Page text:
Saturday, July 23, 2016

Survivor Stories: Kathleen

I was teaching 6th grade when I began my 4 year journey toward justice. There was a day in my third  year of the journey that rattled me, a phone call from the prosecutor's office that shook my foundation, and my students knew something was terribly wrong.

One gentle soul of a student told his mom to pray for me. He didn't know why, he just knew that something happened that day to upset me, and I needed prayer. His mom stopped by for something unrelated that afternoon, and as she started to leave my classroom told me "By the way, my son said you seemed to have a rough day, and wanted me to pray for you. Whatever is going on, I just want you to know we are praying for you."

For whatever reason, I decided to tell Kathleen about pressing charges, about getting an upsetting phone call, and how frustrating it was. She hugged me. It was an act of compulsion. I don't think she knew she was going to do it any more than I saw it coming, but she threw her arms around my neck and bear-hugged me saying "thank you, thank you" over and over.

And I knew. I knew she also had a story to tell.

And I knew I wanted, no needed, to hear it.

We made arrangements to have dinner at a local Mexican restaurant. It was awkward at first, neither of us really knew what to expect. I started, kind of rehashed our brief exchange in my classroom while I complimented her son on being extraordinarily empathetic. And then I opened my mouth and let my story fall out.

Kathleen listened intently. She also physically responded to parts of the story. I didn't fully understand the power of triggers yet, but I knew some of what I was saying struck a chord with her. And then she started telling me her story.

Trauma is trauma. There is no one sexual assault that is worse than another. I would like to say that what Kathleen went through was far worse than anything I encountered, but to say that would minimize a traumatized victim.  Kathleen's story is horrific in ways I cannot fathom. She was raped repeatedly as a small child by her grandfather, and her family turned a blind eye. Kathleen suffered violence in different ways than I did. But like me, she found herself in abusive relationships as an adult. At the time we met, she was going through a divorce.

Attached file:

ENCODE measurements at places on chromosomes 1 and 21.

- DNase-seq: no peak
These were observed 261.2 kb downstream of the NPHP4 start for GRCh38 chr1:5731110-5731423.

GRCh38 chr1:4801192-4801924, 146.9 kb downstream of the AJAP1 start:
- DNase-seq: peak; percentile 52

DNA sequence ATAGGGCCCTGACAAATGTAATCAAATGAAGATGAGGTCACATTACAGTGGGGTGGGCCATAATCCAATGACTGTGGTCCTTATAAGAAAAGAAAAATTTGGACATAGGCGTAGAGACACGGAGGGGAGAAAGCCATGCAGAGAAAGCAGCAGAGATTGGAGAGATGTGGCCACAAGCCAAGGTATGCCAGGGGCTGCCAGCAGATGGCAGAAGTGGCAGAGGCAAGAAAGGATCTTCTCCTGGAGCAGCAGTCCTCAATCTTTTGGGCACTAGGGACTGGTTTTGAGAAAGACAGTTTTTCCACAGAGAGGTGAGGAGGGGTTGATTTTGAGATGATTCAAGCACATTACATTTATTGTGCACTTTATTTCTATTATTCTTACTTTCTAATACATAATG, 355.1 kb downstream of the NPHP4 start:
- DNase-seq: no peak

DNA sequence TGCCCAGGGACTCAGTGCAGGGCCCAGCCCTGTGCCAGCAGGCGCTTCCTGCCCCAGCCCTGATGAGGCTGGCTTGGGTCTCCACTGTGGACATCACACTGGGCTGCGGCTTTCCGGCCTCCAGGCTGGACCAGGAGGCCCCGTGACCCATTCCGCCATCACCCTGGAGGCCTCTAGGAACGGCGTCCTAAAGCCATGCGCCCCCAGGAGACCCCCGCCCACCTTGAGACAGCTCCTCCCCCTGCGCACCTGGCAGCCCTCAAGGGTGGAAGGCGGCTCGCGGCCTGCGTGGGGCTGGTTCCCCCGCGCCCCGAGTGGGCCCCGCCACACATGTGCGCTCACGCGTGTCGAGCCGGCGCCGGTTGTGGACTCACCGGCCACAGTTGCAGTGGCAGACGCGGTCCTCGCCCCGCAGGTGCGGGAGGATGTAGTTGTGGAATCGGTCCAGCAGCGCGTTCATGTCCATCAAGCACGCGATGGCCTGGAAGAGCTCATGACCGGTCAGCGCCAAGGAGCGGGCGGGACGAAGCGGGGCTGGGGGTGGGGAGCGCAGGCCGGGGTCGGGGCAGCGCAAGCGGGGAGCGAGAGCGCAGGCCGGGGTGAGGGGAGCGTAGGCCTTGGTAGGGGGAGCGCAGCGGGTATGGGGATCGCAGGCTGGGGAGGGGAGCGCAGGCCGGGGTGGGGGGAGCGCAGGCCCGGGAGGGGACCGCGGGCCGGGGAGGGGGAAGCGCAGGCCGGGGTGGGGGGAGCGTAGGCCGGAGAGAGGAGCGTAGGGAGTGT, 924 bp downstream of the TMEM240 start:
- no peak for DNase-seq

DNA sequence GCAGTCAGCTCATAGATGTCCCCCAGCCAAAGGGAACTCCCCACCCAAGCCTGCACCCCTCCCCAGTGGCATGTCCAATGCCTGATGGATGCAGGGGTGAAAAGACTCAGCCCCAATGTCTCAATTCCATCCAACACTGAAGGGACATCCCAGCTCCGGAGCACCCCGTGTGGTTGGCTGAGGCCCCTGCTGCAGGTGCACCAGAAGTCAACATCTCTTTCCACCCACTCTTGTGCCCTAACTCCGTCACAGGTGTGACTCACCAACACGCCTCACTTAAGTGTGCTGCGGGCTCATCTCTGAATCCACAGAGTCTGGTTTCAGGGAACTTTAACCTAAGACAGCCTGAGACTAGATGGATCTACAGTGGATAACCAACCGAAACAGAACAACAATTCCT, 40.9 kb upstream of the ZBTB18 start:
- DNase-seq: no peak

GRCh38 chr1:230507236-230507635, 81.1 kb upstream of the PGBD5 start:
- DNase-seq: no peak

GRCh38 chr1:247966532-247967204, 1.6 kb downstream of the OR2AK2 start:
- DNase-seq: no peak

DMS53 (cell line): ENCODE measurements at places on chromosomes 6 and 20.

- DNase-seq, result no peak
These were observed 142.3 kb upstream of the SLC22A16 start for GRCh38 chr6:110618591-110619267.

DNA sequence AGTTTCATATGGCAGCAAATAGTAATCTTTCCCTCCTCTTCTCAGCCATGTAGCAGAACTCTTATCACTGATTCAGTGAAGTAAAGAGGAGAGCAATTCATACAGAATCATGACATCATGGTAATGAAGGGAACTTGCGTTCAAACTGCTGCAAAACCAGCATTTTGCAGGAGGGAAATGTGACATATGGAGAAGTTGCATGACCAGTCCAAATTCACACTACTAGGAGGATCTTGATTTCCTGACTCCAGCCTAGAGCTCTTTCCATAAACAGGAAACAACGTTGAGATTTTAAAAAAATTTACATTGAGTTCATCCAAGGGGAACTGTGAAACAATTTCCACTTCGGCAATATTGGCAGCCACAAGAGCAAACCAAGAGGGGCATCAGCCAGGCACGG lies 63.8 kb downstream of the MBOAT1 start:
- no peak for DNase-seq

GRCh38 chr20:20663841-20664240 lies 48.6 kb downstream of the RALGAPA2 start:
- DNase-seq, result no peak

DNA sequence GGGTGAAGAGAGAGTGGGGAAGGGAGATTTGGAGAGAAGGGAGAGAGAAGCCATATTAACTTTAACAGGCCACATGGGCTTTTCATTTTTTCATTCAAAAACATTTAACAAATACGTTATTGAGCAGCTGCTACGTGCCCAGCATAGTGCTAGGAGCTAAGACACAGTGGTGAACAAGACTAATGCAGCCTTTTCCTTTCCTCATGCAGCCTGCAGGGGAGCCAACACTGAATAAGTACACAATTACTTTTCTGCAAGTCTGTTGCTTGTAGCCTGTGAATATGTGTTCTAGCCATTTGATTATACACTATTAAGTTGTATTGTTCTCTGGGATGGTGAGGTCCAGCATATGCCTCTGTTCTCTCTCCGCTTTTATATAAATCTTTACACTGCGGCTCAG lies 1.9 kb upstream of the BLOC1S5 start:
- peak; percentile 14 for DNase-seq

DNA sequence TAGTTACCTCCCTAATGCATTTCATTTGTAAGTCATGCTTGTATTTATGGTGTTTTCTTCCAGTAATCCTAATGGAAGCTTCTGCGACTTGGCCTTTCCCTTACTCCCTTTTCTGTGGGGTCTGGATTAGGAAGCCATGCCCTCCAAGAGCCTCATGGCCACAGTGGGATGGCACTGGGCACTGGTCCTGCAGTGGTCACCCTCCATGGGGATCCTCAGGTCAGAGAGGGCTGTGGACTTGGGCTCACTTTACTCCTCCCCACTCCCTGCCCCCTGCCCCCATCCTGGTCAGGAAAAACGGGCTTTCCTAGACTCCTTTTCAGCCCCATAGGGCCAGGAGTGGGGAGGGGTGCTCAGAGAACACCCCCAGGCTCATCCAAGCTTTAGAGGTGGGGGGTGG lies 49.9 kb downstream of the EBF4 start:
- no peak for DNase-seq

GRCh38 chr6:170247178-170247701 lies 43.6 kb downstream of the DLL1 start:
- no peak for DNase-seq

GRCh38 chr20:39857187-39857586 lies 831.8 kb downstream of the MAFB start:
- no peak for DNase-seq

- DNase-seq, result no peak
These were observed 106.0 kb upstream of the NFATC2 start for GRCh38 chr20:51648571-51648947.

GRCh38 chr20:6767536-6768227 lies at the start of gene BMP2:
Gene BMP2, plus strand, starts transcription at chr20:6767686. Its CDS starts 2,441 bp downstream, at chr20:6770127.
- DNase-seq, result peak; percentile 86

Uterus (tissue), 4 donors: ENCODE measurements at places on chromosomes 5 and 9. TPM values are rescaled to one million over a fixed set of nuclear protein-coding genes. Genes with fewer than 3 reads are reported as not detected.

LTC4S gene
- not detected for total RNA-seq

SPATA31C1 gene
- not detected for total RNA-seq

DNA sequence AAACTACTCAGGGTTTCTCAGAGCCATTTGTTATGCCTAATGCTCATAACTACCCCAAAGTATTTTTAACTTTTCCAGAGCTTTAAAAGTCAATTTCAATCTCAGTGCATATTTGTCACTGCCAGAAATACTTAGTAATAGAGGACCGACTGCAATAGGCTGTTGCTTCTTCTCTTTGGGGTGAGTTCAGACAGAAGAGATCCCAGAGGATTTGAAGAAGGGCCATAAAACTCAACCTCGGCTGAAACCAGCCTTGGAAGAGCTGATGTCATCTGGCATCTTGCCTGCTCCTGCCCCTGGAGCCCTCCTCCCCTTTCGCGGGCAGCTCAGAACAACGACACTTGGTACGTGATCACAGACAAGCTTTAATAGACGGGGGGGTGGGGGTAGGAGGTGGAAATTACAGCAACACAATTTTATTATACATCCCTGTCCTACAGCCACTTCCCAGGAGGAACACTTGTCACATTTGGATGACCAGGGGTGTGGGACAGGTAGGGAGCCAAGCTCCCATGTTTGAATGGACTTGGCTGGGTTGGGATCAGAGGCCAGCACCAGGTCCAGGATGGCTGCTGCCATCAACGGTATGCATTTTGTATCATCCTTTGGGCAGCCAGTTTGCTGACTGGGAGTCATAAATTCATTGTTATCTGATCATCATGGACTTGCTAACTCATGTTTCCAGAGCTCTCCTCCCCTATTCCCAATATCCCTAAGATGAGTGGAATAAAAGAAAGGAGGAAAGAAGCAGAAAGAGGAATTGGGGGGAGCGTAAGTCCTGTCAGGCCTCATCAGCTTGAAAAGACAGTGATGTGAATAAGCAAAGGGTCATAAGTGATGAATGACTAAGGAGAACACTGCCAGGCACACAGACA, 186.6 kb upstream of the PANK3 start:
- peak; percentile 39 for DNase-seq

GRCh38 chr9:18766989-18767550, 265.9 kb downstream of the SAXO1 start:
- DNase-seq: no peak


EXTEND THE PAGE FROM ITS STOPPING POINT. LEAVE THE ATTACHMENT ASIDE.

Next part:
Kathleen and I have more in common than not. As we talked about our journeys, we realized that many of the ways we dealt with life, while considered dysfunctional to society, worked to protect us from further trauma. It is what I now call the nuances of life, the little things that others take for granted that cause us anxiety. And she taught me another term, trauma-friends. There is nothing like having trauma friends. I have several now, but Kathleen was one of my first.

That dinner changed me. It changed how I viewed my journey. It changed me to know someone who understood how sexual assault affects you to the very core. It changed me to know that I am not alone.

Like all of us, Kathleen still deals with the after-effects of the abuse. She has PTSD. She dissociates. I sat and listened to her with fascination as she described how her alters dealt with the abuse she endured at the hands of her ex-husband. I realized that we shared common emotions, that the ways in which we coped were very similar. The only real difference is that I am integrated. I have also found that listening to what her alters have to say actually helps me clarify what I'm feeling.

Kathleen is stronger than many, and fights to help others. She was there with me in court, even though we knew it would be a powerful trigger for her. I asked her how she was afterwards, and she told me her "alters were agitated." I got it. I couldn't put my finger on how I felt either. It was like all my emotions were vying for attention, and none of them were strong enough to reign.

Kathleen's blog is hard to read. No, it's hell to read. When you read it you will find strength, hope, fear, anger, is violent. It is traumatic. And for many of you, it is all too real. I invite you to read, to comment, to voice support, and if you need to, seek comfort from her.

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